I worked at Genzyme for four years, but it was a tough commute from my home in New Hampshire, and I was working a second shift – 1 to 9 p.m. – to avoid the traffic. In 2000, I applied for a job at American Home Products Genetics Institute, which became Wyeth BioPharma and is now Pfizer. I’ve been working in the same development group for 15 years. It’s just great. I was hired to work supporting development and manufacturing for recombinant hemophilia products – again, treatment for a congenital disease. We had a lot of opportunity to actually interact with the hemophilia community, which was really, really awesome. Patients have visited and talked to us about what a difference we’ve made in their lives. Back in the ’70s and ’80s, a lot of people in the hemophilia community were infected with hepatitis C and later AIDS when they were given blood transfusions. A lot of people saw loved ones die, and it was just an awful time for the community. So it’s great to know that we can do something so life changing for the next generation.

Right now I’m working with monoclonal antibodies, specifically on biosimilars. We can develop generic versions of drugs that are coming up for loss of exclusivity from other companies. It’s about getting the same medicines to patients at less cost. I’m mostly focusing on arthritis drugs that are given intravenously.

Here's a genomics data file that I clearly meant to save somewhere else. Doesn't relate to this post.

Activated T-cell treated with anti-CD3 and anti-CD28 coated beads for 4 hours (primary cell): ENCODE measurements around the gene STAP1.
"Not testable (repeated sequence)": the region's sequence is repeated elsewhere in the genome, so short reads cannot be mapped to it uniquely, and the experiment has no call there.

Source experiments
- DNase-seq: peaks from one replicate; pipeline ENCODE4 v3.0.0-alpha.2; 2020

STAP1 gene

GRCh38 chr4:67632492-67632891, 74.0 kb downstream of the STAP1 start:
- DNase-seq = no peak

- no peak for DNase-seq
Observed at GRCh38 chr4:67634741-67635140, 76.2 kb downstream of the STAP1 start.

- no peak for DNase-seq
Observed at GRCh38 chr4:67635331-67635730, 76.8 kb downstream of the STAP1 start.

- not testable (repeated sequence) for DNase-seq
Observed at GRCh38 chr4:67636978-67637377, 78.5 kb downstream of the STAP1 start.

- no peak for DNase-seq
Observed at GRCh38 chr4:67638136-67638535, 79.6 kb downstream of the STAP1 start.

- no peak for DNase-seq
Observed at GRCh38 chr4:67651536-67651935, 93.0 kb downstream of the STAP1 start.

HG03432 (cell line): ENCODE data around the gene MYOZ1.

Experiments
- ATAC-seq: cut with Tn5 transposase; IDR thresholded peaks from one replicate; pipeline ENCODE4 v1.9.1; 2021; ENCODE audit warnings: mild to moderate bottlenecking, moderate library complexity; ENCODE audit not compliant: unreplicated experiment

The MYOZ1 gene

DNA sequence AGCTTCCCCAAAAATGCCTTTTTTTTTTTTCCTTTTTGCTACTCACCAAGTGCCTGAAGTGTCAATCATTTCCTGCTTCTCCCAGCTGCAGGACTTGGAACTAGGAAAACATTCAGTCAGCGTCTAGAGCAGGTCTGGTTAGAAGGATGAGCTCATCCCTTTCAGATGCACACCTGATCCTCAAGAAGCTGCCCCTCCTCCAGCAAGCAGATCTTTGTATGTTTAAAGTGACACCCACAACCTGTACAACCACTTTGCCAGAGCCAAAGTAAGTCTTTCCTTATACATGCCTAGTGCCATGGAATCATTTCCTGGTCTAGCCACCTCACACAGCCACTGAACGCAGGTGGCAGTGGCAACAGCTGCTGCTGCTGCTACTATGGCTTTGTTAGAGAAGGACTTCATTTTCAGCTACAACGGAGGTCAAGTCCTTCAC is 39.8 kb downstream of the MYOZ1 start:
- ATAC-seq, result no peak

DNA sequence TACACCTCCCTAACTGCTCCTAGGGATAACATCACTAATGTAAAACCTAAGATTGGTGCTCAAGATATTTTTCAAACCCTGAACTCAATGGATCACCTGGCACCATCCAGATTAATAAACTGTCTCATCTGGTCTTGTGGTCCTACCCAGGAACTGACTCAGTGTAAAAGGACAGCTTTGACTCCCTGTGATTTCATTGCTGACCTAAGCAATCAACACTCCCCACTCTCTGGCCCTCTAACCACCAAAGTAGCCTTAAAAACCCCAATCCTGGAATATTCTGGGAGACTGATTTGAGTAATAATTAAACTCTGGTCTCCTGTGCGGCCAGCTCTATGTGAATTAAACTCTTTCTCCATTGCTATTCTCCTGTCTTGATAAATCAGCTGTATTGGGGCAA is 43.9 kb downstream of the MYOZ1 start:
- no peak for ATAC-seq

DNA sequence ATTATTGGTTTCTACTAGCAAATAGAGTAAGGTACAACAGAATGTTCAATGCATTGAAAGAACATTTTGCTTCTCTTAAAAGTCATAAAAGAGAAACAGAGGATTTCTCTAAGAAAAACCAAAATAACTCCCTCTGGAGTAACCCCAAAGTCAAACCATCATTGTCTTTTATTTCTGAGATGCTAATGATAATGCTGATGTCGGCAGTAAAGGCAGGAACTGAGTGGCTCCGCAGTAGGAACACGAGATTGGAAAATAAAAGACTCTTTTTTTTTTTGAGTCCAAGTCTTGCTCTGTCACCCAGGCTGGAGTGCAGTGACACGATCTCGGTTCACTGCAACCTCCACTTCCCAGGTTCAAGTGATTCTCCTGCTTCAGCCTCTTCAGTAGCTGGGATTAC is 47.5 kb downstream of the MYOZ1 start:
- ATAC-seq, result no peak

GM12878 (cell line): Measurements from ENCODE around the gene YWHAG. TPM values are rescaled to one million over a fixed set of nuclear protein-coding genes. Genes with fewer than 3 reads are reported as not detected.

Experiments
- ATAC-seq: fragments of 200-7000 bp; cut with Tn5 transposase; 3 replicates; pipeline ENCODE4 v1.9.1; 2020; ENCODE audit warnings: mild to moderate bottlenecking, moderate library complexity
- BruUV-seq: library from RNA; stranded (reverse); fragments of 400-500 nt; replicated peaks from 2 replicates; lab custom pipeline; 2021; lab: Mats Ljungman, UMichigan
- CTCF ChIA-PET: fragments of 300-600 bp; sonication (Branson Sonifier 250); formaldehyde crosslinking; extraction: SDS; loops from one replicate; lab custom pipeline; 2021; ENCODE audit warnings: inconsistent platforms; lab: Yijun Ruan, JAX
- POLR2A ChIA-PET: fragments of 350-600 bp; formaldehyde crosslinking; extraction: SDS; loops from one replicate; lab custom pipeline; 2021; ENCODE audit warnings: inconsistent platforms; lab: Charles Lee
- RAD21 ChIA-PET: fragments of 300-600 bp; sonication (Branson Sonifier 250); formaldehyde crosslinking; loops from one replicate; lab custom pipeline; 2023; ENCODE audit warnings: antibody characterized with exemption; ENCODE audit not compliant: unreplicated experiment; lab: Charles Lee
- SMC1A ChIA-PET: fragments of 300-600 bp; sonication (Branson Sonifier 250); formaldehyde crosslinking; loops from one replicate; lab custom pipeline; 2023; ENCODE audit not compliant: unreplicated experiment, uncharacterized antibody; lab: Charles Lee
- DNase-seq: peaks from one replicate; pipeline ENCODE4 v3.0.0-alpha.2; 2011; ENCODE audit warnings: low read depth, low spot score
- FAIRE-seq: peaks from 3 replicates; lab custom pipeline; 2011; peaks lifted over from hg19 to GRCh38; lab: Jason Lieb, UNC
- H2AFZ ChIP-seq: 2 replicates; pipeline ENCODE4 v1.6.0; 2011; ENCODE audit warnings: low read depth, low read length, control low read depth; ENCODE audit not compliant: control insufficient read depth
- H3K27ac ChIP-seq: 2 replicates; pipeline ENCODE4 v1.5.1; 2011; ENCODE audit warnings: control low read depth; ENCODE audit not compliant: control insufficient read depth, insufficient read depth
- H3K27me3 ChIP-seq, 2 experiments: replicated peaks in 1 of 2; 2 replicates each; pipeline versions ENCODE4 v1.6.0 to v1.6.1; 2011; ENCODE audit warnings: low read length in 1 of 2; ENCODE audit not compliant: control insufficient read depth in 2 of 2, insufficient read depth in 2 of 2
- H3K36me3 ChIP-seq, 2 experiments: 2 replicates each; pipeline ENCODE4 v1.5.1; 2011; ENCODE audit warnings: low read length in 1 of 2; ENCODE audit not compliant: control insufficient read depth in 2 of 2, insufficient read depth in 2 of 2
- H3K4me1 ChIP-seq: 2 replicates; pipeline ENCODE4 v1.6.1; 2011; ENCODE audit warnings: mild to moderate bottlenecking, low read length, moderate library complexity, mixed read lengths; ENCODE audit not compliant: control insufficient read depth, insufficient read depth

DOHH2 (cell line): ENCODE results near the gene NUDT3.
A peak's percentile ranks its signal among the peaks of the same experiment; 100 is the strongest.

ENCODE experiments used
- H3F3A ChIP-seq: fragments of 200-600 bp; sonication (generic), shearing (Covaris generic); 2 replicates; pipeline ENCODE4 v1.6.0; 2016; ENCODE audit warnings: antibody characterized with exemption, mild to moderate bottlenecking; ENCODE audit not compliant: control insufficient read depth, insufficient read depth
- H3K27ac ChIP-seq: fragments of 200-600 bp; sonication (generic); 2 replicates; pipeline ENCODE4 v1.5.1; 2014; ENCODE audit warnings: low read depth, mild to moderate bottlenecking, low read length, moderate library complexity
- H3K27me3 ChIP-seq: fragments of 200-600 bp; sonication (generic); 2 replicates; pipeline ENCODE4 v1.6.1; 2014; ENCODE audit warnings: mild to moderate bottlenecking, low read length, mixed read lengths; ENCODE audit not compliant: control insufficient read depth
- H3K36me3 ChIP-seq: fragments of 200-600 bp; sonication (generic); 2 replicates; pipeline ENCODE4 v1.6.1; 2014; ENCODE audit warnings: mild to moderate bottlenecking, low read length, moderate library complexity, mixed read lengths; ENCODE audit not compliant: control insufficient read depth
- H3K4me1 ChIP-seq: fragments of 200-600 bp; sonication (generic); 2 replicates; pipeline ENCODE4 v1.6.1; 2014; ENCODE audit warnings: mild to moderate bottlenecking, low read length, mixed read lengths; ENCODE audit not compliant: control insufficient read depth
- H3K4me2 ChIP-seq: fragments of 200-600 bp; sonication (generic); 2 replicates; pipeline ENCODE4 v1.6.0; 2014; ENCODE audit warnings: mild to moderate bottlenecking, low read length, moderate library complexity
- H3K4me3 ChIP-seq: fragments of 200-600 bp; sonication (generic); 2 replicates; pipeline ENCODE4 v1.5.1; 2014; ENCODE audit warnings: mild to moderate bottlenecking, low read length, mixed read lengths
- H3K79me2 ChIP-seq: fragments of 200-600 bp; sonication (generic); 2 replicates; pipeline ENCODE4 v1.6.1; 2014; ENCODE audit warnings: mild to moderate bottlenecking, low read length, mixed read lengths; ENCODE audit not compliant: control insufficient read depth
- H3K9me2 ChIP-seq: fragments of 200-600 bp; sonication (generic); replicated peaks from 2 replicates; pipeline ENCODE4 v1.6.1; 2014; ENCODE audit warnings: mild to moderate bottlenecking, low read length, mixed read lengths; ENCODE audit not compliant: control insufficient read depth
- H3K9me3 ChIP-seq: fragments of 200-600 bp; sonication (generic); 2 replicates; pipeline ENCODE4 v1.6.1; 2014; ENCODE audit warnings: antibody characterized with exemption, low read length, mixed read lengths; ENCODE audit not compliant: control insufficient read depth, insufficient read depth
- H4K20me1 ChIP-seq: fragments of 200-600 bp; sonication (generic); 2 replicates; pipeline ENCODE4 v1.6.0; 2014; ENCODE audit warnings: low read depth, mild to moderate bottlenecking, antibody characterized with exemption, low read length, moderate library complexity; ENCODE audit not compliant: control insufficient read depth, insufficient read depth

I really like what I do. There’s always something new to learn every day. I’ve learned from great people who have been there longer than I have. It’s been just awesome. I've actually been extremely fortunate in all three of the companies I've worked for. I’ve never had a bad boss. They’ve always been wonderful.

I’m a little surprised and very happy about how my career has worked out. A lot of people I work with have PhDs or master’s degrees. It’s really nice to know that I have a secure job, and that I could do something like this with just a bachelor’s degree. I never went back for a master’s, but I’ve taken classes along the way to brush up on organic chemistry and biochemistry.

Between my work and my family, life is very busy. My husband, Ernie, and I have two boys, Jordan, who’s ten, and Nicholas, who’s eight, and my mom lives with us, too. The boys play soccer, baseball, and basketball so there’s never a dull moment. And they’re young, so they still need a lot of homework attention. Ernie is athletic director for a Boys and Girls Club, which is great because our kids go there after school and he can keep an eye on them and their friends. We’re very involved in our church and we spend a lot of time with our church family, doing different things like Bible studies and Sunday school, so there’s more running around on that side of our lives as well. There’s always a lot going on. Life is very fulfilling.